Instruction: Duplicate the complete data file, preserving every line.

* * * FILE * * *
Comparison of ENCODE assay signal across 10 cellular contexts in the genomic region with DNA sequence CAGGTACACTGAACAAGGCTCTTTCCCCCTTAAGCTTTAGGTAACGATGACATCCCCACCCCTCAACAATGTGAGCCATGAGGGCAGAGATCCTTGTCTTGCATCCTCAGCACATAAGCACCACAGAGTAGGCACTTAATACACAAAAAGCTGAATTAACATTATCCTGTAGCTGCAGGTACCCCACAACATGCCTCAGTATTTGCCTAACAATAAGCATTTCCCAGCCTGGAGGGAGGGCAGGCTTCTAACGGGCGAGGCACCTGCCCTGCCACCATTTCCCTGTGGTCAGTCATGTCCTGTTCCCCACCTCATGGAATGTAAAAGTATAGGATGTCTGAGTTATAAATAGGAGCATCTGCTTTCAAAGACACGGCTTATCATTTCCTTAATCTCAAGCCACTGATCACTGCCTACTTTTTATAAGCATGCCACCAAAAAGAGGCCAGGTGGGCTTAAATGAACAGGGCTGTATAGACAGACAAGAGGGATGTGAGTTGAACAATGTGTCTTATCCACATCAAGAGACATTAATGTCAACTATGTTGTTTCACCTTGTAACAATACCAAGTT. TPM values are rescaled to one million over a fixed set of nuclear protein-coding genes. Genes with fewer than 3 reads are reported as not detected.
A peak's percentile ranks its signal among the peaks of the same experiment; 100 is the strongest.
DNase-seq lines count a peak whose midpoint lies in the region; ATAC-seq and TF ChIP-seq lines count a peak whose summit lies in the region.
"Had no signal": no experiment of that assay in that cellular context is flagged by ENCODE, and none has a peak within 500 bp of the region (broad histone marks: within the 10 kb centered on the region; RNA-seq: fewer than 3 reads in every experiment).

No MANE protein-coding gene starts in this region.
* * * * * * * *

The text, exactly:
Comparison of ENCODE assay signal across 10 cellular contexts in the genomic region with DNA sequence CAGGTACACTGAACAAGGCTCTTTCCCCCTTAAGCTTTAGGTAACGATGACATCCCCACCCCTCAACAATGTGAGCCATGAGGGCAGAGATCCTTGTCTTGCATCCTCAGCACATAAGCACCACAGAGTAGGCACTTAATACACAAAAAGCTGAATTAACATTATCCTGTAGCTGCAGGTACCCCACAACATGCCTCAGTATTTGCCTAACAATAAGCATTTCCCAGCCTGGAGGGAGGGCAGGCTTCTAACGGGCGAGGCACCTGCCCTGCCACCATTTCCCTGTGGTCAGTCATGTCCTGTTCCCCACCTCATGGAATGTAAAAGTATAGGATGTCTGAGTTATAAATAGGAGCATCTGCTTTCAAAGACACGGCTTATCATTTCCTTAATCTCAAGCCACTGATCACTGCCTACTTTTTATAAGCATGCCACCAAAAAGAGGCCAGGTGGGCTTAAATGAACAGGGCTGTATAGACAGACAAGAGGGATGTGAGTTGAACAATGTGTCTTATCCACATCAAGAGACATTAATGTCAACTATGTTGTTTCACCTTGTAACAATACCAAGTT. TPM values are rescaled to one million over a fixed set of nuclear protein-coding genes. Genes with fewer than 3 reads are reported as not detected.
A peak's percentile ranks its signal among the peaks of the same experiment; 100 is the strongest.
DNase-seq lines count a peak whose midpoint lies in the region; ATAC-seq and TF ChIP-seq lines count a peak whose summit lies in the region.
"Had no signal": no experiment of that assay in that cellular context is flagged by ENCODE, and none has a peak within 500 bp of the region (broad histone marks: within the 10 kb centered on the region; RNA-seq: fewer than 3 reads in every experiment).

No MANE protein-coding gene starts in this region.